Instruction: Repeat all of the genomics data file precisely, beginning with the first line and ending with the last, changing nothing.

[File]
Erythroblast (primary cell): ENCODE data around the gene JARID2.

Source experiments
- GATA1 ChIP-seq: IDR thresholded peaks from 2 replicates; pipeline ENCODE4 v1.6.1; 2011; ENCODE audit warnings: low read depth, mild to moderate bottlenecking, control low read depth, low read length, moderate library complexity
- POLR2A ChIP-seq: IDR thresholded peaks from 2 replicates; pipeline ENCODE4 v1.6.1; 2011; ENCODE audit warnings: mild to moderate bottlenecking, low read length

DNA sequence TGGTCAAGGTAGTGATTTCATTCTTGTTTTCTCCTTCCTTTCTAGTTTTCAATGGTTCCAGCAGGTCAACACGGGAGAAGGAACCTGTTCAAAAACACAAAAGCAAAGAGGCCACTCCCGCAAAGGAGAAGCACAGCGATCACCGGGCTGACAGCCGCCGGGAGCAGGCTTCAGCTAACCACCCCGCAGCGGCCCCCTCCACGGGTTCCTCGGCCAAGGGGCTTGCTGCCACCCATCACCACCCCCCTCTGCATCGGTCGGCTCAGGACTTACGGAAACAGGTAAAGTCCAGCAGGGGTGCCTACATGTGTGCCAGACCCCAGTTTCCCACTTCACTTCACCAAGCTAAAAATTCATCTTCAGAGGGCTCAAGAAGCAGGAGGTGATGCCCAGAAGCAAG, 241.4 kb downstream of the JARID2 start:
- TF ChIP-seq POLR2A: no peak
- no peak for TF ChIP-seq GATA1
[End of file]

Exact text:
Erythroblast (primary cell): ENCODE data around the gene JARID2.

Source experiments
- GATA1 ChIP-seq: IDR thresholded peaks from 2 replicates; pipeline ENCODE4 v1.6.1; 2011; ENCODE audit warnings: low read depth, mild to moderate bottlenecking, control low read depth, low read length, moderate library complexity
- POLR2A ChIP-seq: IDR thresholded peaks from 2 replicates; pipeline ENCODE4 v1.6.1; 2011; ENCODE audit warnings: mild to moderate bottlenecking, low read length

DNA sequence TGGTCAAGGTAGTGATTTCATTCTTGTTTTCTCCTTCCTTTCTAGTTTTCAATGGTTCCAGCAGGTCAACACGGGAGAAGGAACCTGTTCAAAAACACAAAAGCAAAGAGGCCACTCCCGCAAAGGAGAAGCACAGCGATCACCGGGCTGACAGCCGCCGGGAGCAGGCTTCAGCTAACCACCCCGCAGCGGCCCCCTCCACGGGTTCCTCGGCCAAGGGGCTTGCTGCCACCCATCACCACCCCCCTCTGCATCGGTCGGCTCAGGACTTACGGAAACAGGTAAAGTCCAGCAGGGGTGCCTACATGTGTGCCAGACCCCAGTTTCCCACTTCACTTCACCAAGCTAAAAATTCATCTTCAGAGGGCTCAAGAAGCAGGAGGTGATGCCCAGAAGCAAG, 241.4 kb downstream of the JARID2 start:
- TF ChIP-seq POLR2A: no peak
- no peak for TF ChIP-seq GATA1